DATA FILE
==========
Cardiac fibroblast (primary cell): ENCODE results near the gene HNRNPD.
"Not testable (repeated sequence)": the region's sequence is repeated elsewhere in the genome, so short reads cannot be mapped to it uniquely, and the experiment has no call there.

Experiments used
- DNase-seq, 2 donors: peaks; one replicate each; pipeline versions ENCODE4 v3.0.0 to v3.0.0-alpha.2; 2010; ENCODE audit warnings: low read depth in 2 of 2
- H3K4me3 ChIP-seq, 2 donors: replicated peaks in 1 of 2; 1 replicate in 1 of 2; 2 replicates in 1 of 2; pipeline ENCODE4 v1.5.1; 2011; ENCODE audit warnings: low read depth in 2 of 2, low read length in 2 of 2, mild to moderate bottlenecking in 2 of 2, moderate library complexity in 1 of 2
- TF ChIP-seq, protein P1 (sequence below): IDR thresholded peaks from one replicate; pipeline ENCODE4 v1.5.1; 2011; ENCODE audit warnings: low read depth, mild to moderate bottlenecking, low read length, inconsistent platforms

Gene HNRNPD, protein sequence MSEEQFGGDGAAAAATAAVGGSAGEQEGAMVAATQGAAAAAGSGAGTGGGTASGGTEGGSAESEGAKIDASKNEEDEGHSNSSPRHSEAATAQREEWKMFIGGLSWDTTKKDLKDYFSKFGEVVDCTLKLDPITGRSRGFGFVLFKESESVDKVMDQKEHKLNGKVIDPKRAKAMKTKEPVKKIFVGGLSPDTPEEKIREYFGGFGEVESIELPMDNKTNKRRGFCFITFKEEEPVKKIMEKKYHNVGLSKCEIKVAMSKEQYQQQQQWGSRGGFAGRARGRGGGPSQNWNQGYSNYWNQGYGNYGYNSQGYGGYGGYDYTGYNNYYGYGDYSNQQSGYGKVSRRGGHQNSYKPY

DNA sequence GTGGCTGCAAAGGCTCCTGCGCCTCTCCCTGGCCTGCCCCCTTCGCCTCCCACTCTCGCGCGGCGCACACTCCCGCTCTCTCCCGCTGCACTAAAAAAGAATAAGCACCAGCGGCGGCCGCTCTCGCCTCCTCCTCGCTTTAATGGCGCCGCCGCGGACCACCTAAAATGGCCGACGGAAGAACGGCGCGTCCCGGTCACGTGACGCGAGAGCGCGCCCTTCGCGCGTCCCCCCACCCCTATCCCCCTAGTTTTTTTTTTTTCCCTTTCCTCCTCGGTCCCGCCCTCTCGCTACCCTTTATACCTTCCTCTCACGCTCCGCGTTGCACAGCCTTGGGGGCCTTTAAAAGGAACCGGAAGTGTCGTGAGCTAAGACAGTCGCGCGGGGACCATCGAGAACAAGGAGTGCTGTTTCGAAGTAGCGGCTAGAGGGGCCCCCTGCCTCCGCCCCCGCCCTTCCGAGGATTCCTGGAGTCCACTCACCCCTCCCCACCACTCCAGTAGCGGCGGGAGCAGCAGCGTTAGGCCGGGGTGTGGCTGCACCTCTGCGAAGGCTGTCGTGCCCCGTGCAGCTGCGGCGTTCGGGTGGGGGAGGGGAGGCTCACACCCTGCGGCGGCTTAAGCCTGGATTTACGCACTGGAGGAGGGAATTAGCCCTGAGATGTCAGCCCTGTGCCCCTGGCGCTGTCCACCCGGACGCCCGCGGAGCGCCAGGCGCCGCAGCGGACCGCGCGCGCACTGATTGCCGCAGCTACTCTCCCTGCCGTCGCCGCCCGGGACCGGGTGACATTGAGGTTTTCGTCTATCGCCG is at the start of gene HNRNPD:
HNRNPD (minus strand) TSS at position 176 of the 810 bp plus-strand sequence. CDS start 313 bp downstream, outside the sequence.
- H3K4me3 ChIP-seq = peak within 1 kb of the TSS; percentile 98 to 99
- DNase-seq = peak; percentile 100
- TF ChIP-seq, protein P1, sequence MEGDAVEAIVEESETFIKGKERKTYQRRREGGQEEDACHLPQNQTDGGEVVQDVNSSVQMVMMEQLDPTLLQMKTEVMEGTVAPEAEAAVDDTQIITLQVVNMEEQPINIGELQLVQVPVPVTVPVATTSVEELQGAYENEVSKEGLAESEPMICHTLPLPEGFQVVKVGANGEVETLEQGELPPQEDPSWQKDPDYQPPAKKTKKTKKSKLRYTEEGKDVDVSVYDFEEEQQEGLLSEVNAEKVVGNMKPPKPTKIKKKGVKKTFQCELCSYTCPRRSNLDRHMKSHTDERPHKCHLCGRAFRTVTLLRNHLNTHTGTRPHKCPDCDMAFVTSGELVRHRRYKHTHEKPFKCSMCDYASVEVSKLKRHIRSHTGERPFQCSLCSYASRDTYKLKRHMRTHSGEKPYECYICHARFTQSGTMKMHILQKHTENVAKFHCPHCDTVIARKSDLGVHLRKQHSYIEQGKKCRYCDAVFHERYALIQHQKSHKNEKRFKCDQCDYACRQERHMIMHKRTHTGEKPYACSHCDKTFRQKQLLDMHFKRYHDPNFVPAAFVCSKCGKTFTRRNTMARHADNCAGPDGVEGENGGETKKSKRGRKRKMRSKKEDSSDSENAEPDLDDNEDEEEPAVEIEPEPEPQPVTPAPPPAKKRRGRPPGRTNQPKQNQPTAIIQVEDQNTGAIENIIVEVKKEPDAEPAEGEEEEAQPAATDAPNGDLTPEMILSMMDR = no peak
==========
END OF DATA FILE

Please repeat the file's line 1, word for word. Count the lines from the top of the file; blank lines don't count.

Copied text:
Cardiac fibroblast (primary cell): ENCODE results near the gene HNRNPD.